5. Allows for more flexibility in what is learned and how. This can be beneficial, especially for students who are very intelligent and highly motivated (on their own) to learn. For those students, this can allow for creativity, unique experiences, and perhaps some wonderful educational opportunities. However, most students don’t fit into this category, so it’s important to understand this. This kind of flexibility can be enabling for students who are okay with doing the bare minimum or doing work that is “good enough”, meaning that they may not be as challenged as they would in a traditional school environment. Being challenged is critical for learning and for increasing motivation.
6. Students have the safety of their own home- possibly less access to negative influences, drugs, violence, etc. This may be true, but is the danger of this real, or is it exaggerated by the school’s reputation, what you have seen in the news, or your own fears? I’m not minimizing the fact that some schools or neighborhoods have some very real danger, but I’m suggesting that incidents in the news or hearsay from others might contribute to a false sense of the danger in your child’s school. And many of the kids who are into drugs, violence, etc. don’t attend school much, so the risk of exposure to these elements may be higher at home than you think- particularly if your child has constant access to the Internet or a cell phone and you are not home the entire time.
7. Fewer social distractions- bullying, gossiping, and other social drama. Opportunities for this can be minimized by keeping your child at home, but if he or she has friends or interacts online or outside of school, there will still be some of this. And although it can be problematic for children and annoying for parents, students need to socialize and there is bound to be some drama that comes along with learning how to do this appropriately. Depriving your child of social opportunities is not healthy, and if you shelter your child, he or she is likely to have problems when it comes time for moving out on his or her own for the first time- such as going to college.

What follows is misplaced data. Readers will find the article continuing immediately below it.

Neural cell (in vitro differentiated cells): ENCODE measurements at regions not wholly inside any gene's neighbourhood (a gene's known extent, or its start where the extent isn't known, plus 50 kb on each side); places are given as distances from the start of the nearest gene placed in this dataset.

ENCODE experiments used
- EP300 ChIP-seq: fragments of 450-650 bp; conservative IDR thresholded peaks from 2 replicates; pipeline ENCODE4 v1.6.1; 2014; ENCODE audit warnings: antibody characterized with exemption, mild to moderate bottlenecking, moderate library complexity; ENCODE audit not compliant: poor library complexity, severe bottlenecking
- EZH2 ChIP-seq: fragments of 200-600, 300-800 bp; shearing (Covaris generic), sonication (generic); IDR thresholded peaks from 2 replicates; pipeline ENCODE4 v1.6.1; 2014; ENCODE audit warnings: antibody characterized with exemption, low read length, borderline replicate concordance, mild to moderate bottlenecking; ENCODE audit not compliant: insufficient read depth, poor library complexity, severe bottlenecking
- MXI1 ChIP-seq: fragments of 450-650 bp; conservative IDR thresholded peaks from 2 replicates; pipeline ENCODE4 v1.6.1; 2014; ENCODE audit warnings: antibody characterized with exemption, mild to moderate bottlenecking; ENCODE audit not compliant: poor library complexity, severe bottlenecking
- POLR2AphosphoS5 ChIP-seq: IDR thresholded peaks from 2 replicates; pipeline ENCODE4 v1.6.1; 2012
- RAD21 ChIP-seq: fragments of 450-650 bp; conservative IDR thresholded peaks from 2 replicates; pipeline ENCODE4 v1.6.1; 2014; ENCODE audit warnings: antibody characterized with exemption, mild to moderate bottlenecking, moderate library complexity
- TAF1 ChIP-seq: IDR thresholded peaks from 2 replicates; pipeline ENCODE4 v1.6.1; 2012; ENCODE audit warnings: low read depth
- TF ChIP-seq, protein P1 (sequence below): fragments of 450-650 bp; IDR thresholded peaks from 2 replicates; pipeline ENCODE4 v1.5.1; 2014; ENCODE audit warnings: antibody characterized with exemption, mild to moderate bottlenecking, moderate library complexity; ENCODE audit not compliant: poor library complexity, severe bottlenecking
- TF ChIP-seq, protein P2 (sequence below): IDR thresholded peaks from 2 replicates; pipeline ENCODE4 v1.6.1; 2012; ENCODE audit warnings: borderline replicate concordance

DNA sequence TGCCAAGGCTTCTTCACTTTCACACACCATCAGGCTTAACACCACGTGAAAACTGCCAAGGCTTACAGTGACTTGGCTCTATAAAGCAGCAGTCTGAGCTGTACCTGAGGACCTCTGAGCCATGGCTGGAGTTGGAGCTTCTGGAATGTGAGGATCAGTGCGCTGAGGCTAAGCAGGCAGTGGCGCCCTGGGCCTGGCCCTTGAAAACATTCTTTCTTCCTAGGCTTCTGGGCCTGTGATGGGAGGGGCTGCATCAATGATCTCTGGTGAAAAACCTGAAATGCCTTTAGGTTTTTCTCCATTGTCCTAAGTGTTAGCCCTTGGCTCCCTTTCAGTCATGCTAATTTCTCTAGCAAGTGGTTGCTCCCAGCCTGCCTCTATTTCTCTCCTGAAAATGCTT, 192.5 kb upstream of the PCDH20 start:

8. Offering children a better education when they live in a “bad” (i.e. low-income, high crime, poor reputation) school district. This may be a valid argument for some, but there are also likely charter schools your child can attend, where he or she can get the benefits of a regular school. There may also be local private schools, if you can afford it or can qualify for financial aid.
Now, we have the cons:
1. Limited opportunities for social skill development- including working with others, making and keeping friends, learning social norms and expectations, and opportunities to experience diversity. This one is particularly important for students who leave regular schools due to being bullied or experiencing other social problems, and especially for students with learning disabilities, ADHD, or Autism Spectrum Disorders like Asperger’s. These students in particular need to practice their social skills, although they may require more support from school staff. Leaving a school environment to avoid these problems may ease your immediate situation, but in the long run does more harm for the child than good. Before considering cyberschool I would take every step possible beforehand, such as being in contact with my child’s teachers, counselors, and principal; attending IEP and other meetings if applicable; and advocating for the necessary supports to be implemented. All children have a right to a quality education, but too often parents find it easier to leave a situation than to “make waves” or create a confrontation. Your child also has a right to be safe and respected in school, and you don’t need to stand for anything less. The school will respond if you take these issues seriously. School is the primary place where children learn how to behave in “the real world”, so if you take this away, your child will likely be missing out. If you ask people in college admissions or employers, they would tell you that social skills rank very high in terms of what they think is important to gain admission to their programs or to be employed by their companies.